Since Ryan’s eye surgery (called a partial-tarsorrhaphy) on Tuesday morning, I’ve slowly increased the duration and intensity of his physical therapies. I gave him Tuesday off entirely. In fact, when he returned from the hospital he spent four hours resting in his bed before I sat him up in his wheelchair.
My goal was to get him to full-tilt today. So far, so good. He has already done a complete session on the ActivCycle; a passive peddling exerciser (donated from Ryan’s Wish List). Now he is actively using the RT-300 FES and is doing wonderfully. From there I’ll take him to the exercise table for a head-to-toe full-range of motion stretch. I’ll wrap it up with at least an hour in the standing frame. Well, I guess it never really ends. Later I’ll stretch him in his wheelchair. This is where I spend extra time on his fingers and toes. And let’s not forget about his percussion therapies and head-control exercises, to name just a few. Yes, it never ends.
He’ll also get a complete shower tonight. Since his operation, we’ve not used the hand-held shower sprayer to wash his hair. We cleaned his hair with a product that is a no-rinse shampoo (first developed for the NASA moon missions, as I understand). It’s a foamy mixture that we work through his hair. It’s followed by a dampened washcloth to remove (most of) the solution. Finally, a dry towel finishes it off. All-in-all, it’s does a good enough job, but it never replaces a thorough rinsing.
With this eye surgery (hopefully) behind him — excluding follow-up appointments, that is — our focus is shifting to his baclofen pump. He stopped needing the drug and, ergo, the pump in late-April. At the time, we set a timeline of three-to-six months for it’s removal. To maintain the baclofen pump, a minimal amount of saline solution is delivered hourly. Anyhow, the idea was to not rush in getting it out… just in case. Likewise, there’s no sense leaving it in his body if not needed since it’s not causing any problems at the present.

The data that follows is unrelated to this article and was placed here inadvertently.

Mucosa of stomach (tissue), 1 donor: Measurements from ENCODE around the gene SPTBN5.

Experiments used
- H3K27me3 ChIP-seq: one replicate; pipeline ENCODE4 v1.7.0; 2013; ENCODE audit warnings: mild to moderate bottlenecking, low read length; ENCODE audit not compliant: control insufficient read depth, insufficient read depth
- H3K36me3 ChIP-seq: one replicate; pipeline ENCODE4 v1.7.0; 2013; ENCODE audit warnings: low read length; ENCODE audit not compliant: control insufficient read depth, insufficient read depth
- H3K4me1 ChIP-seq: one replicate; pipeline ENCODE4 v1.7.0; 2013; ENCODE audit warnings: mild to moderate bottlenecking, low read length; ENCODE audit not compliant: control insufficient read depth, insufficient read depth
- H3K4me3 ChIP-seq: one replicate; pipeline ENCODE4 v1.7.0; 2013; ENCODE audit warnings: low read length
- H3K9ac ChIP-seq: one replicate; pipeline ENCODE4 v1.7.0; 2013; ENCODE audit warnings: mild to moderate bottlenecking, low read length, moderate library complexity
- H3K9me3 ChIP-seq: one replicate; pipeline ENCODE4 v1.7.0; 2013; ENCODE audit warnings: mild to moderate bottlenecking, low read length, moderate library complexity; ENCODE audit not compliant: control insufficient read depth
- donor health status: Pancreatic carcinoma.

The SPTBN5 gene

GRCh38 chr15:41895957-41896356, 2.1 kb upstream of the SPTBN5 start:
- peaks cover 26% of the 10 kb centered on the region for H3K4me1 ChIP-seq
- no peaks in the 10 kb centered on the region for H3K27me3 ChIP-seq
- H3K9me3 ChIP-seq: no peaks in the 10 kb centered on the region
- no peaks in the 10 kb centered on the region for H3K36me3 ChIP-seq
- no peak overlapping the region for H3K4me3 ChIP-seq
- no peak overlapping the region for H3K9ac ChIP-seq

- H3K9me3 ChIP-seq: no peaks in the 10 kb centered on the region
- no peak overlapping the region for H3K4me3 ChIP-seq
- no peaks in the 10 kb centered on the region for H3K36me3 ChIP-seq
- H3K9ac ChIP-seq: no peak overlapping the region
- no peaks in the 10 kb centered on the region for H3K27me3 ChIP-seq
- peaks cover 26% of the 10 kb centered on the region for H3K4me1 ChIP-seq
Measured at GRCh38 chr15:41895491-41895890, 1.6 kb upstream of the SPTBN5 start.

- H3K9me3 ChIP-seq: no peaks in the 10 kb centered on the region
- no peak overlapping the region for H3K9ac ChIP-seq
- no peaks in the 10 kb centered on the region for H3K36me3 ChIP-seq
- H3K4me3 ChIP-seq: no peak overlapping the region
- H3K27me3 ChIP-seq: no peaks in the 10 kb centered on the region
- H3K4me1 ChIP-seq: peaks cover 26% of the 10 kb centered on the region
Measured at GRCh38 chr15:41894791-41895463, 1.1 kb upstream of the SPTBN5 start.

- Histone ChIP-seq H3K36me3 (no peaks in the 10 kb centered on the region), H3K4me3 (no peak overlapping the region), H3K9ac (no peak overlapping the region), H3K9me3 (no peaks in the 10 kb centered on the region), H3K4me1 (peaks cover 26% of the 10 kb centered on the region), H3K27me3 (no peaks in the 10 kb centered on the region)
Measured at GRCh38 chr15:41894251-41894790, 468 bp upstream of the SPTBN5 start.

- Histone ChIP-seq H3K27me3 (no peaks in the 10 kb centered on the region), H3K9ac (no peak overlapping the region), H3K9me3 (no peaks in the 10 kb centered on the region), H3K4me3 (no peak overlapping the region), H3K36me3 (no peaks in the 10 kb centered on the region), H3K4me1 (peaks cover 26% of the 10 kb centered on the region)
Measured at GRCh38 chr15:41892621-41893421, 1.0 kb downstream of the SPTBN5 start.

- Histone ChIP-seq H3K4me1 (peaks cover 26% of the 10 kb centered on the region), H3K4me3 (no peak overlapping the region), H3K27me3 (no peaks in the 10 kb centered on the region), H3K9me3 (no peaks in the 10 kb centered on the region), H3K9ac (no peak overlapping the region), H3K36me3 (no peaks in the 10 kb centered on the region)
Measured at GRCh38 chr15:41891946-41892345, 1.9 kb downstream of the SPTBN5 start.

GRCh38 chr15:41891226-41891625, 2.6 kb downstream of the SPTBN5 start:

Specifically, we are lining-up having it surgically removed from his abdomen. We found a top-notch surgeon with Children’s Hospital (Washington, D.C.) that agreed to perform the removal operation, pending clearance of all the pre-operative conditions. Sue will meet with him the week after next to put a bow on that. My guess is that by the end of September it will be in him no more.
It’s one more step in putting our son back together.
After it comes out, the only things left in his body are a titanium femur rod, titanium skull plate, and a shunt (to drain excess cerebral fluid from his brain). Sadly, these will never come out.